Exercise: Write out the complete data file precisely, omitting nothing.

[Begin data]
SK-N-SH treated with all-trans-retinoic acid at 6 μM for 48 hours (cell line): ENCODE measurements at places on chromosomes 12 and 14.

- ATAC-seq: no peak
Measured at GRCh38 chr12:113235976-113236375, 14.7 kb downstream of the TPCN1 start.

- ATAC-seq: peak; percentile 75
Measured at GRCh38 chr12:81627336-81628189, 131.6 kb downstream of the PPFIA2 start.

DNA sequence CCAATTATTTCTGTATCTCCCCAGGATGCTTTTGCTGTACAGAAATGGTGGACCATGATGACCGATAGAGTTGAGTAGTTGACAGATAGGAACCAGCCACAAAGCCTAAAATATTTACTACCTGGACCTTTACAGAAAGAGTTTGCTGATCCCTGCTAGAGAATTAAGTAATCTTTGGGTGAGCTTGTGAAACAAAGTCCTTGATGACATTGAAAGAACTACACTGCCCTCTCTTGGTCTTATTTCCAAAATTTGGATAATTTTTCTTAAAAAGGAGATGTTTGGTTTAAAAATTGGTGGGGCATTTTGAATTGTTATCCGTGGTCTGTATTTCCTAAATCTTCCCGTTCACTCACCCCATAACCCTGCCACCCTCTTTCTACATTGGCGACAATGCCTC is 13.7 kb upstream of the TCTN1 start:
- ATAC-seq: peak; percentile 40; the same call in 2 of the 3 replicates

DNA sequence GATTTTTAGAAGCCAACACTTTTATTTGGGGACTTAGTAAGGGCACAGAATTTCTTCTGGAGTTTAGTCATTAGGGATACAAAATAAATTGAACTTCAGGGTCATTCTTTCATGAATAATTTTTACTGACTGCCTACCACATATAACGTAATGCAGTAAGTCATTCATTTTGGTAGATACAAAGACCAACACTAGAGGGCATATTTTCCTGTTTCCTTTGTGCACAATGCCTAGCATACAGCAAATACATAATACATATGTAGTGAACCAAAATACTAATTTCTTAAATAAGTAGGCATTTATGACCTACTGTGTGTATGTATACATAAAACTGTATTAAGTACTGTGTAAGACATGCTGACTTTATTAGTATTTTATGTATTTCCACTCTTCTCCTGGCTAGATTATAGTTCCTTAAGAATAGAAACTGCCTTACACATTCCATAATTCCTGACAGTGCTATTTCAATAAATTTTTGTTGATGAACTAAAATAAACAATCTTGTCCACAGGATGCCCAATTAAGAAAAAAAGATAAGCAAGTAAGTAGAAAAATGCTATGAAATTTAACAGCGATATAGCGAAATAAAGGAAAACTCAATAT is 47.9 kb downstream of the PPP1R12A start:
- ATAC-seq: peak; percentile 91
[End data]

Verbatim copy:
SK-N-SH treated with all-trans-retinoic acid at 6 μM for 48 hours (cell line): ENCODE measurements at places on chromosomes 12 and 14.

- ATAC-seq: no peak
Measured at GRCh38 chr12:113235976-113236375, 14.7 kb downstream of the TPCN1 start.

- ATAC-seq: peak; percentile 75
Measured at GRCh38 chr12:81627336-81628189, 131.6 kb downstream of the PPFIA2 start.

DNA sequence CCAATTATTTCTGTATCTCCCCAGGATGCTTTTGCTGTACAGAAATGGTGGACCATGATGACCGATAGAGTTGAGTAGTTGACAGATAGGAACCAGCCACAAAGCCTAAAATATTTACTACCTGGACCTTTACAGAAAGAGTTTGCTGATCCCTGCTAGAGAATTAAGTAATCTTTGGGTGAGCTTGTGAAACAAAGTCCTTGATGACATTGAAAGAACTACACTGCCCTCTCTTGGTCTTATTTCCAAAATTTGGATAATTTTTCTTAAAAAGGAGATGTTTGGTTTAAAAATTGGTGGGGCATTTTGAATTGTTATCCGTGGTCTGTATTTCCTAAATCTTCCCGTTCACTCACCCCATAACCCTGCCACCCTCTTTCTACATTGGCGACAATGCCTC is 13.7 kb upstream of the TCTN1 start:
- ATAC-seq: peak; percentile 40; the same call in 2 of the 3 replicates

DNA sequence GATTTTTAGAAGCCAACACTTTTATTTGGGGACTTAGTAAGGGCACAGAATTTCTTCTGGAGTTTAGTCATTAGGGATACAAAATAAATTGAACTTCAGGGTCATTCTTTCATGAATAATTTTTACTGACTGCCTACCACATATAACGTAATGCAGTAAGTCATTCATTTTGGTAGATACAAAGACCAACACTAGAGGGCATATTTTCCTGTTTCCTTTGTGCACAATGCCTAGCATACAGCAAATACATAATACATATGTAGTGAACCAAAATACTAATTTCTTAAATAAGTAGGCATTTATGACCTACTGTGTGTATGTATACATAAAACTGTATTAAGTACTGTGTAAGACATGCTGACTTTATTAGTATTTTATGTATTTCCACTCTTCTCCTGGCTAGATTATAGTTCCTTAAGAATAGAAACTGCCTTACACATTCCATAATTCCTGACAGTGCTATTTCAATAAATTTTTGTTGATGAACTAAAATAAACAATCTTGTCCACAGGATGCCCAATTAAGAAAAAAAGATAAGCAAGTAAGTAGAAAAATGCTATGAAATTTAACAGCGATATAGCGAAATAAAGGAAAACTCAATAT is 47.9 kb downstream of the PPP1R12A start:
- ATAC-seq: peak; percentile 91